TUPELO – Since the 2001 terrorist attacks on New York’s Twin Towers, you just don’t traipse into the Lee County Justice Center any more.
Deputies Seth Thomas and Randy Huckaby are there to make sure the public and the people who work there stay safe, not necessarily from terrorists, but from each other.
“This is an emotional place,” said their boss, Sheriff Jim Johnson.
That’s true. Inside the multi-story concrete facility, you can get married, committed, divorced, charged criminally, have your kids taken away or face youth court.
“Before these new days of security, we even had a judge shot at in the parking lot,” Johnson recalled.
Heated emotions aren’t just in the past. Thomas said just two weeks ago, they had someone come out of a court proceeding, get into a physical confrontation and require their response to control the situation.
“He just didn’t want to go to jail,” Thomas said.
Huckaby, 43, comes from a Verona police background and said that after Johnson was elected sheriff, he knew he wanted to work for him.
“I grew up in a law enforcement family,” he said, referring to his father, Buddy Huckaby, who was a chief deputy in Pontotoc County years ago. “I always thought it was an interesting career.”
He got his training at the North Mississippi Law Enforcement Training Academy.
His sidekick, 25-year-old Thomas, majored in criminology at Morehead State University. “I’ve always wanted to be a deputy,” he said, although he got his work start with Lowe’s in Kentucky, then was transferred to Tupelo.
Before his Justice Center assignment, he worked 13 months in the Lee County Jail.
“I learned a lot there,” Thomas noted.
They’re both family men. Huckaby and his wife Jessica, who live in the Furrs community, have three children ranging in age from 12 to 22. Thomas and his wife, Lindsay, who live in Baldwyn, are expecting a son, Austin Clay, due on Feb. 18.
The sheriff recalls how security was dramatically beefed up after the Sept. 11, 2001, terror attacks. “Homeland Security (Department) started funneling a lot of money into security of government buildings,” Johnson said.
By 2004, the local crew was fully staffed by deputies and scanning equipment. Improvements have been made along the way with training and technology, Johnson said.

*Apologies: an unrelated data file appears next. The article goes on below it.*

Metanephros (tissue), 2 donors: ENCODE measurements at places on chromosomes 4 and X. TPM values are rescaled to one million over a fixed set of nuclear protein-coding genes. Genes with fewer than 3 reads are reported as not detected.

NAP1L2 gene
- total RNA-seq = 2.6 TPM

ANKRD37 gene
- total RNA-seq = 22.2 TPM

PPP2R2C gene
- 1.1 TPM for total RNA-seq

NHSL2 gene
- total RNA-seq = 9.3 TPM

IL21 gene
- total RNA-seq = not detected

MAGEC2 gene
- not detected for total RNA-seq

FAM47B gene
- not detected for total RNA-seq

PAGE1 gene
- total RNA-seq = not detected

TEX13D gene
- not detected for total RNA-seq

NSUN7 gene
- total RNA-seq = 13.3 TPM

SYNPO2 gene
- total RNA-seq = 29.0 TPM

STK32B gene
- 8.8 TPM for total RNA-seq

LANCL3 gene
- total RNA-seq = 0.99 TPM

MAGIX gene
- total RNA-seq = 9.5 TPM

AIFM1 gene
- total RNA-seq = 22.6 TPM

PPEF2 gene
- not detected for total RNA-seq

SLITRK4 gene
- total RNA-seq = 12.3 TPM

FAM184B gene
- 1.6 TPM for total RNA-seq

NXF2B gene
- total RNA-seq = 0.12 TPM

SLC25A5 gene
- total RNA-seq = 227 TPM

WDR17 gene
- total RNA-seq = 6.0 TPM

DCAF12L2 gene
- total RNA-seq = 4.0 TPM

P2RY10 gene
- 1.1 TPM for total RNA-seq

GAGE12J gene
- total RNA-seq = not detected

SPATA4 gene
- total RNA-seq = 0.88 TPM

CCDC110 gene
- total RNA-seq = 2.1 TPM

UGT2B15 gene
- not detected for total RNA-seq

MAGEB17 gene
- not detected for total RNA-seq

The deputies are on duty for as long as the downtown Tupelo facility is open Monday through Friday. And they screen a lot of people, who want to come inside.
Before they gain entrance beyond the foyer, these people must empty their pockets, put their carry-in possessions through a computer scanner and walk through a metal detector without setting off its alarm.
Sometimes they don’t want to submit to the screening and get angry, Thomas said. “It’s not personal, we’re just doing our job.”
The scans pick up commonplace and unusual objects. The men have confiscated knives, handguns, brass knuckles and drugs.
“People actually have come through here with loose prescription drugs in their pockets,” Thomas noted.
Huckaby said one of the most unusual objects to appear on the scanner involved a prop requested by a physician set to testify in a medical malpractice lawsuit.
“I looked and I looked at it,” Huckaby recalled, “and I said, Ma’am, do you have a skull?”
The flustered office worker quickly told him it wasn’t real and was for a case upstairs.
When they’re not working, the men have divergent interests.
Thomas lifts weights and likes to hunt deer and turkey, especially with a bow. “It’s more of a challenge,” he said.
His partner is more of a homebody, who finds yard work a good stress-reliever. “I also like hanging out with my little girl,” he said about the 12-year-old.
The men agree they feel a lot of responsibility about the people who come and go at the facility.
“We have a lot of people here,” Huckaby said, “and they have a right to be safe and feel safe.”
Do they have any advice for people planning to enter the Lee County Justice Center?
Huckaby suggests that the less someone brings into the building, the better.
Remember, everybody must be screened, Thomas advises. “You don’t need to bring the whole family.”
Contact Patsy R. Brumfield at (662) 678-1596 or firstname.lastname@example.org.
Patsy R. Brumfield/NEMS Daily Journal